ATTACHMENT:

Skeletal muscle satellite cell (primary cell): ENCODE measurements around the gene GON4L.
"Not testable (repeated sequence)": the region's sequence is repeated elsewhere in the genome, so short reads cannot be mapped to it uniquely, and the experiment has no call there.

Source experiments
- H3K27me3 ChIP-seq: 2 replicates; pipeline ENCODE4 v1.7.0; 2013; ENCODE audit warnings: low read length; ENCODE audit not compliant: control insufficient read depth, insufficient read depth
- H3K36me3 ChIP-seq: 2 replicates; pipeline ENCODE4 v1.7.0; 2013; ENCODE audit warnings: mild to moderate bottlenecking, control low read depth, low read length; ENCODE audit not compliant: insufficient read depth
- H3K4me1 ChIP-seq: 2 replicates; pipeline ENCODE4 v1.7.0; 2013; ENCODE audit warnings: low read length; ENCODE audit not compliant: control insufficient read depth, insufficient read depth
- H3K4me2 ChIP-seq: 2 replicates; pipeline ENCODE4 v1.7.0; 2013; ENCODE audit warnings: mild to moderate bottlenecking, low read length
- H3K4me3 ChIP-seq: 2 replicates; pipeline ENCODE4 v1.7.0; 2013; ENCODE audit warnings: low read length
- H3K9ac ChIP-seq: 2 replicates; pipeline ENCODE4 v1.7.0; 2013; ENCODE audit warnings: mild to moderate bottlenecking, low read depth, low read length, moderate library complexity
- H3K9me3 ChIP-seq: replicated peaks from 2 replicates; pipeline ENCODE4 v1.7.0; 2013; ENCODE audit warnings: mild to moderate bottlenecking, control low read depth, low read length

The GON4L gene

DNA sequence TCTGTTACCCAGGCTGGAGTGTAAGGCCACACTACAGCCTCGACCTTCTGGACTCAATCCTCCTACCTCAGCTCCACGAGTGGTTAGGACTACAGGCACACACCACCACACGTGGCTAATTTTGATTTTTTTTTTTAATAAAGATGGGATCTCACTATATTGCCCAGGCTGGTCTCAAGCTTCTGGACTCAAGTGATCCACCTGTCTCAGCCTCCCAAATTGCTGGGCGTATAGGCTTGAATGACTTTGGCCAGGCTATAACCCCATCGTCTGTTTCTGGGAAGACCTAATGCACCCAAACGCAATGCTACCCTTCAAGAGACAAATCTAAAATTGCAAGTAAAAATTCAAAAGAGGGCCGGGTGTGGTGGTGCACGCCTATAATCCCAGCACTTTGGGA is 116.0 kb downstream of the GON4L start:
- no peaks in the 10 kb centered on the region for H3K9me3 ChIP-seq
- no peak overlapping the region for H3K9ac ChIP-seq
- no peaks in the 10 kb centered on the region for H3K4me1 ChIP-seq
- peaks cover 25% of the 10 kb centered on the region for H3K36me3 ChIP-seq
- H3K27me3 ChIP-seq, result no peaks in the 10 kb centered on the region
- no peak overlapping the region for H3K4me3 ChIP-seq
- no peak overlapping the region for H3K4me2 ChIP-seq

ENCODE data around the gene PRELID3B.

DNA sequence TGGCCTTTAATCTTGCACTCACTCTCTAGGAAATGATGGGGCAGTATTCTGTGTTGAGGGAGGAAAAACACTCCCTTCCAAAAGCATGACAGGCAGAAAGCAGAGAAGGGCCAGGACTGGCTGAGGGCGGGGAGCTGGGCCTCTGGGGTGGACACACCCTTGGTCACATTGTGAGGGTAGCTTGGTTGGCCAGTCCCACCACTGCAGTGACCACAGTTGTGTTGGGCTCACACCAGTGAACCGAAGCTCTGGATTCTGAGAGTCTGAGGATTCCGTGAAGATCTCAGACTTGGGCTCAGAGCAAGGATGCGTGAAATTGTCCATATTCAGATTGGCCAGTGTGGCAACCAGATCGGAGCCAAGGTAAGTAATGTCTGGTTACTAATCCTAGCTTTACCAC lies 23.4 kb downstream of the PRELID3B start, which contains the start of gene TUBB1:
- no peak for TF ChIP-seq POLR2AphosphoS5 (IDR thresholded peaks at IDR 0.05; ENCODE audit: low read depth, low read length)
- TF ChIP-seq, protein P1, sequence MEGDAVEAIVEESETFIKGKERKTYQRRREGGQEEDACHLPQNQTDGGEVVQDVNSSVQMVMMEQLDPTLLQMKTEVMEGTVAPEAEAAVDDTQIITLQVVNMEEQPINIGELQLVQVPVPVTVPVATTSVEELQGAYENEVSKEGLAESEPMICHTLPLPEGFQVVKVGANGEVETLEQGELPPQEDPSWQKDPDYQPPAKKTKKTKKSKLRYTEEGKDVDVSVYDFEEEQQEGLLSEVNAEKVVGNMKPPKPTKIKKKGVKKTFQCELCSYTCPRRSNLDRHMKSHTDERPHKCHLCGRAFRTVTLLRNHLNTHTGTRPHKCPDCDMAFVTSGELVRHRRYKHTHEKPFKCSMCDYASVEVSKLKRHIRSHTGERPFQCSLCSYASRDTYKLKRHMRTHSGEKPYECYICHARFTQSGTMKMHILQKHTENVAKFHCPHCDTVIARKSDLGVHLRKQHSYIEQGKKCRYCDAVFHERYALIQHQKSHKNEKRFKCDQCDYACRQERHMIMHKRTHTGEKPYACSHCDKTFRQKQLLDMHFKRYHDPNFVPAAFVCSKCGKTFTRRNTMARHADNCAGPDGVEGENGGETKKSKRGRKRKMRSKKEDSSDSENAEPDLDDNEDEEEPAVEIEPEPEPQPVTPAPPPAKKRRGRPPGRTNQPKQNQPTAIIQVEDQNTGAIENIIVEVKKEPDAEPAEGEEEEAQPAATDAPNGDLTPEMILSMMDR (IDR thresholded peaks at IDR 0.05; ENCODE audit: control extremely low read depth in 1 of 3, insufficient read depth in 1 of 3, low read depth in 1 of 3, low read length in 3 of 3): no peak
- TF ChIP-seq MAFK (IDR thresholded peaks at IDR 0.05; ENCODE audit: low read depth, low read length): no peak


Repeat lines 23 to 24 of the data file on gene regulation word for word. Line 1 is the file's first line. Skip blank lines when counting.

- TF ChIP-seq, protein P1, sequence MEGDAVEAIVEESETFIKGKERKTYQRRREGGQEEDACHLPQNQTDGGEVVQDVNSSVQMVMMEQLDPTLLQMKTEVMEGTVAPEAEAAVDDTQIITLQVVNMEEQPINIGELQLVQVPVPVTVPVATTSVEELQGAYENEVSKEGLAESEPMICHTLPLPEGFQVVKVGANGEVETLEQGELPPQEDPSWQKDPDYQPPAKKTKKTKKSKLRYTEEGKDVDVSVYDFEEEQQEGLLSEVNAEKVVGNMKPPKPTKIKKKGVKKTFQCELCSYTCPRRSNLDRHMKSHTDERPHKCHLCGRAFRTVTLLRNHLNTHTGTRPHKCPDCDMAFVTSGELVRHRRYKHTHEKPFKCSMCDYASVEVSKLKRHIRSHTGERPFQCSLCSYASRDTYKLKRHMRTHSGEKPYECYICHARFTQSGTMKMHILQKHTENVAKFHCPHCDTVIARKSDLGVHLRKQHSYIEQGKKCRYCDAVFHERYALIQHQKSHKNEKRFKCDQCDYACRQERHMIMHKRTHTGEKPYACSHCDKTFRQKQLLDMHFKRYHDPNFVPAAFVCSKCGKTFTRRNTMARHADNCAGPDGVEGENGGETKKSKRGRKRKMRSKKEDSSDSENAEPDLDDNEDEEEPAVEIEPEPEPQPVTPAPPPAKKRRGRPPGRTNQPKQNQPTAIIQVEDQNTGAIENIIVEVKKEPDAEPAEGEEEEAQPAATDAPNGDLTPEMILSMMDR (IDR thresholded peaks at IDR 0.05; ENCODE audit: control extremely low read depth in 1 of 3, insufficient read depth in 1 of 3, low read depth in 1 of 3, low read length in 3 of 3): no peak
- TF ChIP-seq MAFK (IDR thresholded peaks at IDR 0.05; ENCODE audit: low read depth, low read length): no peak